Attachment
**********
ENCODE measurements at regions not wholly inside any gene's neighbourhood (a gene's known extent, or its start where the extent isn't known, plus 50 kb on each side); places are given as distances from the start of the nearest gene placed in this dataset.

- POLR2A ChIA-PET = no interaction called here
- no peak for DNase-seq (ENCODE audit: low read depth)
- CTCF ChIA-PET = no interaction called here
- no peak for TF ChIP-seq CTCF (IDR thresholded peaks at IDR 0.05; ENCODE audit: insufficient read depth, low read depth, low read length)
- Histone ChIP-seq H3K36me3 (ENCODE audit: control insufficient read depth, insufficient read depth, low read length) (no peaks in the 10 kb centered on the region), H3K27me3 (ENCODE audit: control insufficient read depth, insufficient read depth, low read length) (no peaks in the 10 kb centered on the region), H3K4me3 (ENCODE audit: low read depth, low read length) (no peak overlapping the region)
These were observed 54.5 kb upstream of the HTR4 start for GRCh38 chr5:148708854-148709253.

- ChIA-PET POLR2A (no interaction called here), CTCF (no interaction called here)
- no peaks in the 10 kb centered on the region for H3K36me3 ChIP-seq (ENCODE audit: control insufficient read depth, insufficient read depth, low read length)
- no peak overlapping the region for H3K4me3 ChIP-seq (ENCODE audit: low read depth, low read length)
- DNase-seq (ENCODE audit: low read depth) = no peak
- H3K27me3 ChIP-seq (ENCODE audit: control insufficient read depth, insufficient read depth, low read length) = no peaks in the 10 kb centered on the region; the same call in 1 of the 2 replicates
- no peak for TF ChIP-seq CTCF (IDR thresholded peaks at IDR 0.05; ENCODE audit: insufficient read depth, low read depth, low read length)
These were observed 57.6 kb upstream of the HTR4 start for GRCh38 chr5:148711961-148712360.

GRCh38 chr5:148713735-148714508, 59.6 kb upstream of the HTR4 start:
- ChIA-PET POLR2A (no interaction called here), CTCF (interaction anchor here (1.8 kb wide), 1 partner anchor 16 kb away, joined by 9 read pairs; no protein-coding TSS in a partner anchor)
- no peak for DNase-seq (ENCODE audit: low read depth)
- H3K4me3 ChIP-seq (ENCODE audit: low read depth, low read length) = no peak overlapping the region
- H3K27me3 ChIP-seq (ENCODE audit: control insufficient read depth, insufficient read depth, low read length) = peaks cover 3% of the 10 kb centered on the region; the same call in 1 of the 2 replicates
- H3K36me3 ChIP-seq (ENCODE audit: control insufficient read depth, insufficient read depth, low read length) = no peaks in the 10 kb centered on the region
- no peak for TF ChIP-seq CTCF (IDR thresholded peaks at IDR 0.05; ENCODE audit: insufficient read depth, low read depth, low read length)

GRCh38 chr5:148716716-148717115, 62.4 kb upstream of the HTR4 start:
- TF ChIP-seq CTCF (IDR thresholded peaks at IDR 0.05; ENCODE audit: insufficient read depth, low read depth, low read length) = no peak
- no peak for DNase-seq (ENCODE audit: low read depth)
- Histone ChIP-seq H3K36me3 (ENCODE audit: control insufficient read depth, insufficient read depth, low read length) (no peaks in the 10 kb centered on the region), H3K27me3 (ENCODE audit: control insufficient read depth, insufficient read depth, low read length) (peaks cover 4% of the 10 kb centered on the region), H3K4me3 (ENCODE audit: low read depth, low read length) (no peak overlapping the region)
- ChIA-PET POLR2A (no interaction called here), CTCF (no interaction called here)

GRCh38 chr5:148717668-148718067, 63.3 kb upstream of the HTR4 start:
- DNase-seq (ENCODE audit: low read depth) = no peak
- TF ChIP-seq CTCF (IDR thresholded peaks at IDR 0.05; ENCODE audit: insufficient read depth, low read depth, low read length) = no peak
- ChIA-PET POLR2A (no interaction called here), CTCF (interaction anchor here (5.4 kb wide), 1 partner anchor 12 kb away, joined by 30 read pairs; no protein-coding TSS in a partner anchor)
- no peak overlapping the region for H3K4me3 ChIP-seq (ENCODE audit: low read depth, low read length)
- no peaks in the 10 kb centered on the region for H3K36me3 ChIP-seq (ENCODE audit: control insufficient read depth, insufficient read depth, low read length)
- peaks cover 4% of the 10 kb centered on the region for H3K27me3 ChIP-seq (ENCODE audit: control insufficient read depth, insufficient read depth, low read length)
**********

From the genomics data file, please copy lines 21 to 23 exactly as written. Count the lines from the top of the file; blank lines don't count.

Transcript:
- no peak for TF ChIP-seq CTCF (IDR thresholded peaks at IDR 0.05; ENCODE audit: insufficient read depth, low read depth, low read length)

GRCh38 chr5:148716716-148717115, 62.4 kb upstream of the HTR4 start:
- TF ChIP-seq CTCF (IDR thresholded peaks at IDR 0.05; ENCODE audit: insufficient read depth, low read depth, low read length) = no peak